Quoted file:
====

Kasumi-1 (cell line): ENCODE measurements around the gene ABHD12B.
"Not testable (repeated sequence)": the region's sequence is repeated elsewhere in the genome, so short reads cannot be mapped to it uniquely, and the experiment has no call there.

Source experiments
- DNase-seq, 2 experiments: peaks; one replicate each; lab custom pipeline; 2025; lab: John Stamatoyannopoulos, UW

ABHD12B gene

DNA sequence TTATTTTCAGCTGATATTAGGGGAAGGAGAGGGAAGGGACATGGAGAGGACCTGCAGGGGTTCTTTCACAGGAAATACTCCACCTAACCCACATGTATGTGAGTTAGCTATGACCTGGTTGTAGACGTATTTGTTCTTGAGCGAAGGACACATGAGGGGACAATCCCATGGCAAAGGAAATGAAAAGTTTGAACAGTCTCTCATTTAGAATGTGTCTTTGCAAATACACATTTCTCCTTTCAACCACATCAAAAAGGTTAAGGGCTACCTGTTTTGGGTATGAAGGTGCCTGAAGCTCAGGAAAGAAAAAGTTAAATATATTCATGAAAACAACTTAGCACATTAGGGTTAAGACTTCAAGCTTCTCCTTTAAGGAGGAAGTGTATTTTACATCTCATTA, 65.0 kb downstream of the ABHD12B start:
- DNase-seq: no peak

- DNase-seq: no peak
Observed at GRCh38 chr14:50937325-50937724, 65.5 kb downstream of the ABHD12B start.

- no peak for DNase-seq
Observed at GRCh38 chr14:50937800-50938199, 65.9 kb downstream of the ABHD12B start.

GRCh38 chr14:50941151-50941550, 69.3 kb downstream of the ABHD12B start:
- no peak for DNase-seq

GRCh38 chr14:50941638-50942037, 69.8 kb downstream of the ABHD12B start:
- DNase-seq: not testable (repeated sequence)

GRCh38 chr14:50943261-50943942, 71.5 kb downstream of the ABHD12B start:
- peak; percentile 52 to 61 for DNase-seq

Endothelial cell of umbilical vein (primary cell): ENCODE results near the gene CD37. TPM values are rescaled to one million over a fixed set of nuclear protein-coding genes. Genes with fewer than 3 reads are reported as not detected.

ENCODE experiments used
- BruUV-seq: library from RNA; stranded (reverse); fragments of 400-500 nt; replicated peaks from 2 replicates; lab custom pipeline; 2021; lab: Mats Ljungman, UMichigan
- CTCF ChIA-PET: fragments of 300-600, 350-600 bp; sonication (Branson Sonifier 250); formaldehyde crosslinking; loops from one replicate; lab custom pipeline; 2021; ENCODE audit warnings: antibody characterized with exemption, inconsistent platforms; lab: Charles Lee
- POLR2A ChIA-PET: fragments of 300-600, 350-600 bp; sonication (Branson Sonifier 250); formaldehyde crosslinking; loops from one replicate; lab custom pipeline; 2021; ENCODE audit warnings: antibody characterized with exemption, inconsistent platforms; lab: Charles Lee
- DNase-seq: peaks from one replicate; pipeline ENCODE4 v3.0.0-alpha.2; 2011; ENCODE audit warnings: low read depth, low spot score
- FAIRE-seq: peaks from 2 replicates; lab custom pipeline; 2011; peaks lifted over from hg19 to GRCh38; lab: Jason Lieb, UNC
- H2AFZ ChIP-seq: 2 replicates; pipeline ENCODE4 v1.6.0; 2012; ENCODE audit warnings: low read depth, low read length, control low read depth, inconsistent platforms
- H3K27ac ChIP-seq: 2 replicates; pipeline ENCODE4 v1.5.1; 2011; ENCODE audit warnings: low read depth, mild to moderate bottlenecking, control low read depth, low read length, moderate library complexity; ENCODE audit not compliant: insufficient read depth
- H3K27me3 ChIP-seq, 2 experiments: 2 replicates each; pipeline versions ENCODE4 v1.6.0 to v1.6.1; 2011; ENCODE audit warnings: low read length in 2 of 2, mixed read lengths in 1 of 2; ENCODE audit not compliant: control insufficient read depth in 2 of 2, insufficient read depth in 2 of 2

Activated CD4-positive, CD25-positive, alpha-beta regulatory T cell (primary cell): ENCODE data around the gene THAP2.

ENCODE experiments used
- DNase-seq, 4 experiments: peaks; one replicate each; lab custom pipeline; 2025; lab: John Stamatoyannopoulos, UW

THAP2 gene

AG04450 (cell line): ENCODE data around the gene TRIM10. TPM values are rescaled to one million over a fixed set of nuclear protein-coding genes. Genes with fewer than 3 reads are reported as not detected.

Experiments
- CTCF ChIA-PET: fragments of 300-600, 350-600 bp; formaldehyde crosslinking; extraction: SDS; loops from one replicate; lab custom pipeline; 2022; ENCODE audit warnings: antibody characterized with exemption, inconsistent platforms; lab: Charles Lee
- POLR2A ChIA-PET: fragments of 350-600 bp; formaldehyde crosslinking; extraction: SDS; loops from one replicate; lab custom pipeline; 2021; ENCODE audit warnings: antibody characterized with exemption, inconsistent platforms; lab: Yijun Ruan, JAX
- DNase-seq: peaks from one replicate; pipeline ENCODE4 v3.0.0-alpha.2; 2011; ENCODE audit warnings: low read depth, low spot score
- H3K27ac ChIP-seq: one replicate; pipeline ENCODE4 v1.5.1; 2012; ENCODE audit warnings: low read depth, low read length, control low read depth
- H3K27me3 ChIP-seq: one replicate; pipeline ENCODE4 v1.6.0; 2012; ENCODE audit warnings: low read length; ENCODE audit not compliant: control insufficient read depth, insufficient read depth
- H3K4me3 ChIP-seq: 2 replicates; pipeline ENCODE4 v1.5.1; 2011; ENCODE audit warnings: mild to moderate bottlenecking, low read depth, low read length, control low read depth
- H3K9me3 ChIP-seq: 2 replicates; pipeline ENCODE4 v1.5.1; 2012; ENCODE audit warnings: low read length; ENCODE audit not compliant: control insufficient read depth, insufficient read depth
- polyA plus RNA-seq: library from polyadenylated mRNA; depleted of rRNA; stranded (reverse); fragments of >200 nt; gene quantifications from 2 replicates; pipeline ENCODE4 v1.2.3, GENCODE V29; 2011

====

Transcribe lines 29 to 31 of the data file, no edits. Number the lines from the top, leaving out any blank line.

ENCODE experiments used
- DNase-seq, 4 experiments: peaks; one replicate each; lab custom pipeline; 2025; lab: John Stamatoyannopoulos, UW

THAP2 gene